Tuesday, January 23, 2018

January came and then, it left.. but did it take the Solar Urticaria with it?

Urticaria is real.  

Finding treatment is hard.  

For months, I have been struggling to get our youngest daughter help.  First, I had to find out what was causing the hives.  Since she is allergic to the sun, it was fairly easy to deduce that every single UV ray encounter was causing an allergic reaction on her exposed skin.

Then, I had to record it.  How do you show a doctor what it is when you are sitting in a semi-dark, windowless patient room?

And of course, I had to find the right doctor which turned out to be a pediatric specialist that understood solar urticaria and could prescribe relief.

However, with all of the wonderful modern medicines available, we were forced to try combinations of multiple and various pills.  The effects were lethargy, drowsiness, irritability, and oh my favorite... DID NOT WORK.

Not one.  Not some.  Not ALL.  Nothing worked.

In the meantime, I have spent months researching, talking and finally begging to try something that is working for many patients.  Xolair. 

Xolair is an injection that is FDA approved for asthma patients.  However, when those asthma patients suffered from urticaria, the injections were shown to effectively treat and put hive outbreaks into remission.  

Thanks to a beautiful soul that reads Naturally Sweet Sisters, she reached out and shared the story of her son and how Xolair treated his urticaria almost immediately.  After hearing that, I was beyond excited but to get to our ability to try it, we first had to build a health history of the ineffectiveness of meds.  

Why?  Because they are cheap and insurance has a better likelihood of approving higher tier, off label drugs only when there is a documented history of ineffectiveness.

For patients like my daughter, this provides a low class of life.  She has been inhibited in everything that she enjoys doing. Being anywhere near the sun can and does cause a reaction. For example, she routinely has hives from the sun shining in the car on the way to and from school. Walking around the neighborhood, even in the winter, cause bright welts to appear on her cheeks - which are the only exposed part of her entire body.  She is often teased at school and has had to switch seats to less sunnier ones.  One day, during sub zero temps, I caught a sunray in our front window.  Opening my eyes, I could see her longing to soak up the warmth but couldn't bare the reaction of bubbled, red and burning, then itching marks.  She instead, turned and walked away.  Once she was gone, I closed the shades because it simply isn't fair for her.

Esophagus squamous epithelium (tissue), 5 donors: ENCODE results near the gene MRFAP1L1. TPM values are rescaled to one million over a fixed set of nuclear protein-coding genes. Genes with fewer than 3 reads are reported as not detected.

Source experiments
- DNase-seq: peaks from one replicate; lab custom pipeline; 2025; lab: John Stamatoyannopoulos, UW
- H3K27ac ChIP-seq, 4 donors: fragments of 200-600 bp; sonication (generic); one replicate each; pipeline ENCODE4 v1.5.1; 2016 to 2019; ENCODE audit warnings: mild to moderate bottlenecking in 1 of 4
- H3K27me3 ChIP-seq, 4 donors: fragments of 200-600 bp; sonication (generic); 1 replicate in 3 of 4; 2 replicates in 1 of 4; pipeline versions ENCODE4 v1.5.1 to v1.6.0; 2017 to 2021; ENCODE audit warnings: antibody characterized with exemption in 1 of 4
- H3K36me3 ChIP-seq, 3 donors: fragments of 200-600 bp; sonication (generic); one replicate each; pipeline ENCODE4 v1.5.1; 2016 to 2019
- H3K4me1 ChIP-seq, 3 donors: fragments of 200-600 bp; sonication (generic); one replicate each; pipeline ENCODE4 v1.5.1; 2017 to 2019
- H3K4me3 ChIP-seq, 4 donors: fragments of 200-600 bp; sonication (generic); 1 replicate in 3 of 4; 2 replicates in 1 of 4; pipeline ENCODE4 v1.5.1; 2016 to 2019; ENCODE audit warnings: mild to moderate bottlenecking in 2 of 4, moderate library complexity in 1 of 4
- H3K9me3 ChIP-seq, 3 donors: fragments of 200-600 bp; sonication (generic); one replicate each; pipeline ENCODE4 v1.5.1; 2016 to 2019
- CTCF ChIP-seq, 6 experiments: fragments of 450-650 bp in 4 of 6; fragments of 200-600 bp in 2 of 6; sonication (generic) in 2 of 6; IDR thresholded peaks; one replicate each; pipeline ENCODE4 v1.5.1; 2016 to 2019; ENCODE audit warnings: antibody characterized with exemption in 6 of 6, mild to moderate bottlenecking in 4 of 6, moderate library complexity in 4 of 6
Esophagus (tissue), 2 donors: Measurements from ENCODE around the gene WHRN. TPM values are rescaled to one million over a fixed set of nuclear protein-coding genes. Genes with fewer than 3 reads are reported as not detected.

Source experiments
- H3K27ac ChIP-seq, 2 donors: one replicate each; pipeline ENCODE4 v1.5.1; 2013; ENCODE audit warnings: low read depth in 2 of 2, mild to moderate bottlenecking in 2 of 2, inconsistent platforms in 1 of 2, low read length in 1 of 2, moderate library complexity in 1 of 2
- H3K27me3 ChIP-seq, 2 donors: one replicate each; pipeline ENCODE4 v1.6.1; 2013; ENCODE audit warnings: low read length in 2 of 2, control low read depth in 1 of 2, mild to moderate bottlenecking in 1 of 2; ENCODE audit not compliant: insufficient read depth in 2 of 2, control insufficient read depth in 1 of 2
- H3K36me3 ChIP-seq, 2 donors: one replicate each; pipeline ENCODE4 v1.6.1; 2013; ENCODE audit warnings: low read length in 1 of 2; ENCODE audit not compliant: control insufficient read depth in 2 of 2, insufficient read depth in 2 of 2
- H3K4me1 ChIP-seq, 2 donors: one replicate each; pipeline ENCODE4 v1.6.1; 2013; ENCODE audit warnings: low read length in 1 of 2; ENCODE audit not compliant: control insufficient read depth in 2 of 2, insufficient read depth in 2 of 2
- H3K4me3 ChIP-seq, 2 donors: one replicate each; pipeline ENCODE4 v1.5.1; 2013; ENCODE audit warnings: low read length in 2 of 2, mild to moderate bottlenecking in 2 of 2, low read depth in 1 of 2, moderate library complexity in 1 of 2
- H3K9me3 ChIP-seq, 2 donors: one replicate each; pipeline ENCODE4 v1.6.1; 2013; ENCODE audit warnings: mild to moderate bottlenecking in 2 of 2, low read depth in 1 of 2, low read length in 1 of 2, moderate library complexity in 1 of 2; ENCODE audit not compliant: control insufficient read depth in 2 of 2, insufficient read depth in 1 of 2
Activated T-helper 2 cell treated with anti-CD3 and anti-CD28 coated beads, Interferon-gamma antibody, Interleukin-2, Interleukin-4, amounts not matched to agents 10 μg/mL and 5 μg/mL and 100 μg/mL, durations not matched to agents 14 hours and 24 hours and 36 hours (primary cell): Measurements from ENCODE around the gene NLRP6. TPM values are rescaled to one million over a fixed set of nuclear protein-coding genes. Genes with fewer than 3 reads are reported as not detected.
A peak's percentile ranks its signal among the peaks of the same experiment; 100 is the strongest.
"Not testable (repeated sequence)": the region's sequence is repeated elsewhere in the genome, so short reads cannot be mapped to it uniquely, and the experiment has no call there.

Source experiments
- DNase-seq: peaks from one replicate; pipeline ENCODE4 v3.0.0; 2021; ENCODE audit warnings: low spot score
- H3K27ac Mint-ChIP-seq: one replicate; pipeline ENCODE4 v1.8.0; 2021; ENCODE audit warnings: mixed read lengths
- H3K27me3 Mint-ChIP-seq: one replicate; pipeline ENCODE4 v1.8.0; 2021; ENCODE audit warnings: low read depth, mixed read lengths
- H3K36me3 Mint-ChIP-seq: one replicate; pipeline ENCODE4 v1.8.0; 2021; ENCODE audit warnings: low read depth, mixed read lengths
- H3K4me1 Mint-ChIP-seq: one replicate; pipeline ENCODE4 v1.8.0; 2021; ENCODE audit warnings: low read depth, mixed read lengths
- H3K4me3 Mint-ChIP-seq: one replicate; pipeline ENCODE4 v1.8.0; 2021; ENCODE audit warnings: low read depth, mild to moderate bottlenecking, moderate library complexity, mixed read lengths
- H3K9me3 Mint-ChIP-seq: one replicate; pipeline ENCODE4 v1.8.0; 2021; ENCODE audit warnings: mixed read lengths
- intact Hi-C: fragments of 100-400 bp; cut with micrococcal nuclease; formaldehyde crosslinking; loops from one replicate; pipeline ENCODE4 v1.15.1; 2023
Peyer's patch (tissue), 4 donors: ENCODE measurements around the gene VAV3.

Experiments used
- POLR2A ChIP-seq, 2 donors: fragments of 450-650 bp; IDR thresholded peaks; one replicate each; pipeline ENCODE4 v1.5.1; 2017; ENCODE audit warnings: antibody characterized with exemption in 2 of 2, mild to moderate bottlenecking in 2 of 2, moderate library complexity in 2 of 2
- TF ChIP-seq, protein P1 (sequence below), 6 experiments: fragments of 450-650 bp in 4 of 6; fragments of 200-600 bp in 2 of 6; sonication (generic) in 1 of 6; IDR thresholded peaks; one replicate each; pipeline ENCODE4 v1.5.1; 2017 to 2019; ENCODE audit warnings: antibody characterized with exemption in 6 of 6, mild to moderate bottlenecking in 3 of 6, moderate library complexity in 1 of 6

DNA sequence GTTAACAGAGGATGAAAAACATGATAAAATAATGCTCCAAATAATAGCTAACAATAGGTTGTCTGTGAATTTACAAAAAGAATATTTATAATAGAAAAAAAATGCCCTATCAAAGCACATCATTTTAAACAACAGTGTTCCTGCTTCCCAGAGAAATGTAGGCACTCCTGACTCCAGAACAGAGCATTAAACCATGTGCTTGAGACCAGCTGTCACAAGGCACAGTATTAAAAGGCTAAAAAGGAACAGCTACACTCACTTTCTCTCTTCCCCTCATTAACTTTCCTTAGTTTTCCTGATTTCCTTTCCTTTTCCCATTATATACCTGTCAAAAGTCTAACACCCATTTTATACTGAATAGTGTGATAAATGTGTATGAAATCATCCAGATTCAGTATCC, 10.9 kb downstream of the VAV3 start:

A few weeks ago, I scheduled yet another follow-up and determined for better, I marched into the appointment like a mama bear.  And thankfully, sparing me the need to further demonstrate our requirement for better treatments, the provider instead talked to our youngest daughter about how she felt.  Listening to her, I started to cry and that promptly embarrassed our youngest and also, promptly started the route to approval for Xolair.  

We were required to order epi pens and to agree to each $3,000 shot out of pocket cost, but only if insurance did not cover or if we were unable to make the appointment.  

The protocol is two shots per session. It will require a 30 minute window for mixing (not that it should take that long, but it gives the nurses time to prep and fit us in) and then, once the shot is injected, we are required to stay in-patient until it is determined that there are no asthmatic or allergic/reactions or symptoms.   

Today, she was finally approved through a pre-authorization from our provider to insurance and will be covered at 100%.  

We aren't sure how many sessions will be needed but as I spoke to the nurse today, she was delighted to share that some children experience relief even in one to two days.  

1 or 2 days?  

Why would we have such a messed up system that has caused my child to struggle for almost a year?  This is why we need better.  

I'll keep you posted on the first shot next week.  Stay tuned and wish us luck!